By Paul Culp, MA (Oxon.), CFT, GCDF, CCSP
The Coaching Educator is now in its tenth year of helping students get into and succeed at the right college, which means we’ve attained considerable knowledge of the scholarship scene. Nonetheless we are keenly aware of the need to keep up with new developments, as innovations in the realm of scholarships are reminiscent of what the Book of Lamentations says about the mercies of the Almighty: They are new every morning.
A few months ago, we did some research into some of the more unconventional scholarship opportunities and brought you The Odds Are Good But the Goods Are Odd: 16 Unusual Scholarships (October 12). Why 16 and not a flat 15? Read it and see, if you haven’t already. In the spirit of professional development and continuing education, and in order that we might better serve our public, we have renewed our inquiry, and we invite you to admire the genius of some unconventional donors.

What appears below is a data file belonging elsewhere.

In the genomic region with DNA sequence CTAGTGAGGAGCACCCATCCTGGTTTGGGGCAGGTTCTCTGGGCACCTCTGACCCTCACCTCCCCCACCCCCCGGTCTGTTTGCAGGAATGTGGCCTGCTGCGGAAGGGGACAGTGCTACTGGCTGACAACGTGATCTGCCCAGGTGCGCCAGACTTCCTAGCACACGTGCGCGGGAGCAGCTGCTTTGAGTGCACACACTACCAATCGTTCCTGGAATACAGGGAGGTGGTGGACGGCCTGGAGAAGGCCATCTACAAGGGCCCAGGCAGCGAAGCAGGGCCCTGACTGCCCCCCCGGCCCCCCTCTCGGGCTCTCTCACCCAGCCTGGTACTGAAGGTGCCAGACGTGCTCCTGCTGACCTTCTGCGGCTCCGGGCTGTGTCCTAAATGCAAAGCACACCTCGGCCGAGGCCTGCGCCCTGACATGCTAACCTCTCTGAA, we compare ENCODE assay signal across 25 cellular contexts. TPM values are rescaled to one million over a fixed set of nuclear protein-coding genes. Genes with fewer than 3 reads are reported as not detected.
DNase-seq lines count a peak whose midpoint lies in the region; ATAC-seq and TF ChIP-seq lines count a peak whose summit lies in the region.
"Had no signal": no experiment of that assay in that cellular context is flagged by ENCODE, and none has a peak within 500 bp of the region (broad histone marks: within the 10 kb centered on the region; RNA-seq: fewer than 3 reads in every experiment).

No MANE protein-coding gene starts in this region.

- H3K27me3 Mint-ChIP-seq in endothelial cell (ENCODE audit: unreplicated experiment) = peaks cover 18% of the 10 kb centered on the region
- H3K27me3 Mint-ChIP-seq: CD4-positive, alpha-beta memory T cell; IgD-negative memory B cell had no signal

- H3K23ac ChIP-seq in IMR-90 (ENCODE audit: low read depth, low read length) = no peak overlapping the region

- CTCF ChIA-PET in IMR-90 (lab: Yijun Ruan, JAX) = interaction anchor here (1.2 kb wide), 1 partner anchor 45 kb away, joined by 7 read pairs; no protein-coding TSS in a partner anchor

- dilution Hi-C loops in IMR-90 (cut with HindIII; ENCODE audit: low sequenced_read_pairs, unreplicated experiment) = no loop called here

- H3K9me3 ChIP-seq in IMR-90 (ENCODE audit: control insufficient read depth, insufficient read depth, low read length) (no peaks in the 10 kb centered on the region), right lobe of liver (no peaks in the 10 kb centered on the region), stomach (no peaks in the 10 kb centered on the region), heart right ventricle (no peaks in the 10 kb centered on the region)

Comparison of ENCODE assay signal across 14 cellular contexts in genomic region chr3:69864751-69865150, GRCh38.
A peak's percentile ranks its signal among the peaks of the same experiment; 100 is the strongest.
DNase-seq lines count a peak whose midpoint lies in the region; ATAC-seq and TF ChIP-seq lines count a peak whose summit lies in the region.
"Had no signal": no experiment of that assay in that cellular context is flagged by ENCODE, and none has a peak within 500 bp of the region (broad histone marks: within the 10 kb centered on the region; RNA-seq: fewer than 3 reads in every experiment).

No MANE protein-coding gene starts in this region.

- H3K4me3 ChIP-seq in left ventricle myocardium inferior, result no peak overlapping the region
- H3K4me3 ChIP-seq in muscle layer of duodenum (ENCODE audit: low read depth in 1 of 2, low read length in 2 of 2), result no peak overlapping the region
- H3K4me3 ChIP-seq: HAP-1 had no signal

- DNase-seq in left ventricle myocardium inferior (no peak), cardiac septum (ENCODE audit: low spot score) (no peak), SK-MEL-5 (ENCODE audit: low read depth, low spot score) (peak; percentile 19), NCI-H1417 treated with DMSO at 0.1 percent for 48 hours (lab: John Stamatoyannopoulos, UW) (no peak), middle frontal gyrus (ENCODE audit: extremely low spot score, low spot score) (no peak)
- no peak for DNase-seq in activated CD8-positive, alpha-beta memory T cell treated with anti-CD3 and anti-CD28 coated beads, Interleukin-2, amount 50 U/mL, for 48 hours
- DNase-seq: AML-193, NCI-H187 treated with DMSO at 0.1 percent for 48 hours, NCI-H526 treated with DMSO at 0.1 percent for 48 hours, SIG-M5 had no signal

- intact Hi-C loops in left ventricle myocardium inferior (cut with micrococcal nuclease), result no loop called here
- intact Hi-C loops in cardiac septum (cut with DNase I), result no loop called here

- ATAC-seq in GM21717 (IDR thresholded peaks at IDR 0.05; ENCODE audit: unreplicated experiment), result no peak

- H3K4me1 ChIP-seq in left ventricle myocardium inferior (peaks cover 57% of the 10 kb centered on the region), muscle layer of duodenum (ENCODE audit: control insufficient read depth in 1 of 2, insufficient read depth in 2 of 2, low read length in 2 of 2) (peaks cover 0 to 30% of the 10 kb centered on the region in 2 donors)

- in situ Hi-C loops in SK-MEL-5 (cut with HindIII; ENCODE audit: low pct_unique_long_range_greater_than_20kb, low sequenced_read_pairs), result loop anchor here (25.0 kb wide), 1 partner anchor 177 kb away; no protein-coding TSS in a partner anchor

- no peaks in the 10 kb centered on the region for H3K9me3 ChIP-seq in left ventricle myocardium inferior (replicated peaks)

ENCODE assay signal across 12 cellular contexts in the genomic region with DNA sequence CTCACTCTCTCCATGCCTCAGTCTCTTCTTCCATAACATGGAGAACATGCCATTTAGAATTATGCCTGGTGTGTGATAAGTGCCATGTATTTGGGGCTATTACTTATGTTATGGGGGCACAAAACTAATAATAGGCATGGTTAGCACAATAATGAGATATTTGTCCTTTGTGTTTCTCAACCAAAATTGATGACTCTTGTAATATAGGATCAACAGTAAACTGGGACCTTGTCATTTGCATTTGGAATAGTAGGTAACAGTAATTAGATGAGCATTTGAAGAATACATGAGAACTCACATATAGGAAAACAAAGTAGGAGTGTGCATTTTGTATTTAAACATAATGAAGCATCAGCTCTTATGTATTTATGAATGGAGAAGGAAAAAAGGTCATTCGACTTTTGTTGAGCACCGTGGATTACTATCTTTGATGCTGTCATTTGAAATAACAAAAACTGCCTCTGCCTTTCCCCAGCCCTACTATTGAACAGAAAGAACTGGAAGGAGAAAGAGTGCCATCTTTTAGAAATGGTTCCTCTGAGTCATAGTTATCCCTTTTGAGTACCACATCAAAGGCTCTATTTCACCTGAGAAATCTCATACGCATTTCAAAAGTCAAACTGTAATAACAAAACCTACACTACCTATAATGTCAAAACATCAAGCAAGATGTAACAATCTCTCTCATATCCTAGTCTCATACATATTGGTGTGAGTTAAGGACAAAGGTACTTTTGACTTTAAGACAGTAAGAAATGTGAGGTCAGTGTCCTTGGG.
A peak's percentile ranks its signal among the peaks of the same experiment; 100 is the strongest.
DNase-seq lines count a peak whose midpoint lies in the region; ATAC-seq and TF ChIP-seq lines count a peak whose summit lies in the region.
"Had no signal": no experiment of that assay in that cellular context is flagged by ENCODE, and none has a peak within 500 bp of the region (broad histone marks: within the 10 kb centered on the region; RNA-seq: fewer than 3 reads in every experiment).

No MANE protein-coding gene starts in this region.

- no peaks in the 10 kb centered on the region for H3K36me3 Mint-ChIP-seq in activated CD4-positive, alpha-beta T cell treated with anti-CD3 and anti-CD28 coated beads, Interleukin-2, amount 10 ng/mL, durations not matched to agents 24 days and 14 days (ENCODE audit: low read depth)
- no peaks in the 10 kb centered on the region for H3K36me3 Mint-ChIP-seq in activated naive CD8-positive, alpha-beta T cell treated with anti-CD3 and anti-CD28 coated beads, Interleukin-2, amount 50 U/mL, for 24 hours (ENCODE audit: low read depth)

If you’ve read our three-part series on comically awful writing, Ugh: When “Professional” Writers Get It Wrong, (January 24, February 14, March 12), you know we normally can’t abide mixed or misapplied metaphors. Still, there are times in this life when we have to bend the rules. So think about what it would be like to have your ship come in on a golf cart traveling off the beaten path. That’s how it would be to receive the Chick Evans Scholarship for caddies, which originates in Golf, Illinois, and is open to juniors and seniors who excel academically, demonstrate financial need, and have “a strong caddie record.” We hope there are no scholarships originating in Accident, Maryland, or Hell, Michigan.